GStreamer Inspector GUI


GStreamer is useful for handling media components on the NVIDIA Jetsons. This is the main way to handle video sources, such as cameras and video files.

It’s nice to have a GUI to inspect GStreamer components. Here’s a sample: on how one might do just that.

GStreamer Inspector GUI

GStreamer uses a Pipeline architecture, where different Elements link together to guide input from a media or data source to an output. The output is called a ‘sink’. These pipelines provide a “rich” interface, a quick translation of which means “these things can be complex”.

For many people, the number of options available for linking together Elements and configuring the Elements themselves is confusing. Elements may act as a media source, a sink, a filter, a router, or a combination of the above.

Elements have properties for configuring parameters. The number of properties are variable. Some Elements are simple and need little configuration. Other Elements are complex and provide a wide range of fine tuning.

GStreamer uses a Plugin architecture. One way to think about a Plugin in GStreamer is as a dynamic library. Plugins contain executable code for Elements and a couple of other supporting atomic GStreamer types.


There are GStreamer command line tools for working with the Pipeline and Elements. The first is gst-launch, which allows construction of a GStreamer pipeline for running tests. The second tool is gst-inspect which lists the Plugins, Elements, Types and some other bits of information. Here we are looking at gst-inspect. Since we are using GStreamer 1.0, the formal names of the tools are gst-launch-1.0 and gst-inspect-1.0.

The base GStreamer system on the Jetson has 260 Plugins and well over 1200 different GStreamer elements! Typically running gst-inspect consists of running the command and watching text scroll by for quite a bit of time. Eventually you will either capture everything to a file so you can look at it in a text editor, or use grep on the command line to find items of interest.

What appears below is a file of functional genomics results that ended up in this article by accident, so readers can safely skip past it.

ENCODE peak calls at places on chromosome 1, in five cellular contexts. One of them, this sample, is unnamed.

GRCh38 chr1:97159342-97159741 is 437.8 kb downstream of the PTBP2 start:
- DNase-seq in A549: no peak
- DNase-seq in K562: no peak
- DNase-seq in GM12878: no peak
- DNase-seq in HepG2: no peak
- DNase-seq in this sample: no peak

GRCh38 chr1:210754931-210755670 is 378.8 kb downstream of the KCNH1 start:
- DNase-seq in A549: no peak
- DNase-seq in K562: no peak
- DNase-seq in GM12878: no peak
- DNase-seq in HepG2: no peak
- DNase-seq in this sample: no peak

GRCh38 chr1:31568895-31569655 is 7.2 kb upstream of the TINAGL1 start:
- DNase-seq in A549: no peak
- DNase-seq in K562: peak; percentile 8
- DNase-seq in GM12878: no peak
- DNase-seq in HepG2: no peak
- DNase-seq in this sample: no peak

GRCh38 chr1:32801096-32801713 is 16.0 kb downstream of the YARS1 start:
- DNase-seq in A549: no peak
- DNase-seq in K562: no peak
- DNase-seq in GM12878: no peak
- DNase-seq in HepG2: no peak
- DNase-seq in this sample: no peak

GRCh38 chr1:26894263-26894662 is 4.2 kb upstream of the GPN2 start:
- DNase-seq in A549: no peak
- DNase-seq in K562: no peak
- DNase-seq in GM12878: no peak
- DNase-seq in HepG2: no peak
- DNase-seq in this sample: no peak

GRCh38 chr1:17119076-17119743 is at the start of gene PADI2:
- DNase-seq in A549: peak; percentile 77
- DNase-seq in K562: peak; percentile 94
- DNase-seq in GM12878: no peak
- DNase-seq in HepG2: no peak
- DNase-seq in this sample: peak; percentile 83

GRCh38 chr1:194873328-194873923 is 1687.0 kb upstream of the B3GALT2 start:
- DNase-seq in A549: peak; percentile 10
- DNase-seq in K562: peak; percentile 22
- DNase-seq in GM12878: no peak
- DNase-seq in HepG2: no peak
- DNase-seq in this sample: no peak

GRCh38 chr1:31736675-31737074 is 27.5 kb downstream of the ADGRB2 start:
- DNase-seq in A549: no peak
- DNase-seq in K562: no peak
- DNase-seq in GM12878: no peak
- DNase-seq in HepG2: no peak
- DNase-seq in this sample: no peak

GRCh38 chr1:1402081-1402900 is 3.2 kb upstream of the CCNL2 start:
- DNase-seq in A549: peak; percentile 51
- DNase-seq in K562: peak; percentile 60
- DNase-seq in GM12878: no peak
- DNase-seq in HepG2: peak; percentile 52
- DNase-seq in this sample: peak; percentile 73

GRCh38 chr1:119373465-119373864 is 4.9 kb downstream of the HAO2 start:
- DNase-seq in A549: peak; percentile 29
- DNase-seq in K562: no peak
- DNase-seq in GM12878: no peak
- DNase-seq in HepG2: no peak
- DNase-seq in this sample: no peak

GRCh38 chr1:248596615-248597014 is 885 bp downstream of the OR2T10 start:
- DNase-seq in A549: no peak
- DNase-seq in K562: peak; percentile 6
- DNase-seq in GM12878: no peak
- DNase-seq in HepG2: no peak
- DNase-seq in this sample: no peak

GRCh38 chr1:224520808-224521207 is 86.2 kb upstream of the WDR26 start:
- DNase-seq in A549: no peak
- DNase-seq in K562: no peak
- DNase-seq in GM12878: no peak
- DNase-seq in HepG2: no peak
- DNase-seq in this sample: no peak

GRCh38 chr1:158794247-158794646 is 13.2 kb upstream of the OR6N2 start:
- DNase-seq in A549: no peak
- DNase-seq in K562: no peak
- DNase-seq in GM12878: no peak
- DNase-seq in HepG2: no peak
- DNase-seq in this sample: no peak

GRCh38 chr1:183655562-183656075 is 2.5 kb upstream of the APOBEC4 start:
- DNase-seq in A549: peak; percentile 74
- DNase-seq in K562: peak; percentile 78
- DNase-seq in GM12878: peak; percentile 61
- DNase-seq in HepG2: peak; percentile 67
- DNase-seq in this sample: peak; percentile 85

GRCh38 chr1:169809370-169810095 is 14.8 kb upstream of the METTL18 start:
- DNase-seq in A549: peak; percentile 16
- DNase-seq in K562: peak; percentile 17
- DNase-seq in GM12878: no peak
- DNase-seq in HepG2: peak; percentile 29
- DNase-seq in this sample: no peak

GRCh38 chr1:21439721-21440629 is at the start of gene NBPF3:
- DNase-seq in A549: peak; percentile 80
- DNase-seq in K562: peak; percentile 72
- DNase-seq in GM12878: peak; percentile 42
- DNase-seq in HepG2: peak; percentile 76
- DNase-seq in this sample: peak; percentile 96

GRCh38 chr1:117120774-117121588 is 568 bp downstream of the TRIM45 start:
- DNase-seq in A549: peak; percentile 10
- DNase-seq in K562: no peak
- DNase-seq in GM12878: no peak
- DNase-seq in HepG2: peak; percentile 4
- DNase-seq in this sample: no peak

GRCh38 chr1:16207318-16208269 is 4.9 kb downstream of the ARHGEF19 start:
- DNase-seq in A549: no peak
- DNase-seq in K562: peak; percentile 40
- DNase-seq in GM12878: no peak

You may ask for just one Plugin or Element, of course. Like most command line interfaces, you can pass flags to get different views on the GStreamer system. Or you can ask for a more verbose listing which will generate a megabyte or two of text. This might not be as useful as it sounds.

So, here’s a little challenge. Given a day or three, write a GUI in prototype form for inspecting the GStreamer Plugins and Elements.


The list of features is pretty small.

  • A selectable List containing GStreamer Plugins, Elements and Types
  • Text Search to help narrow down which items to view
  • A Filter to separate the Plugins from the Elements from the Types
  • An Inspector Pane which shows detailed information about a selected entry

The above application in the JetsonHacks Github repository is written in Python3 and uses Qt. The dependencies are already installed in the default Jetson images.

The code uses a model, view, controller architecture. How would you build this?

Prototypes vs Production Code

It is worth noting the difference between prototype and production code. This is a prototype. People approach production code in a much different manner. Prototypes are typically the work of one person or a very small group. Production code begins with the assumption that there will be a large group of people working on the code, and that a large number of people will be using the code.

Prototypes are meant to be thrown away! These are sketches of interesting ideas. That does not mean that they are not useful. Indeed, that’s the whole point! In the physical world, this is why people build models. Getting hands on experience with what started out as an idea can help form the idea into something more powerful.

Production code is very much different. The scaffold for building is a project in and of itself. You must know what you are building beforehand. For example, if you were to start building production code you have a set of requirements that you incorporate right at the beginning, such as:

  • Project Management
  • Localization/Internationalization for language
  • Security
  • Error Handling/Exceptions
  • Testing Harnesses
    • Unit Tests
    • Integration Tests
    • Acceptance Tests
  • Documentation
    • Specifications
    • Architecture Design
    • Engineering Specifications
  • Build System
  • Source Control

The list above is just for starters. Production systems are not something just one person builds. To be clear, when working on production code, the actually writing of the code itself is not the majority of the work!


  • Tested on NVIDIA Jetson Nano and Jetson Xavier NX Developer Kits
  • JetPack 4.6, L4T 32.6.1

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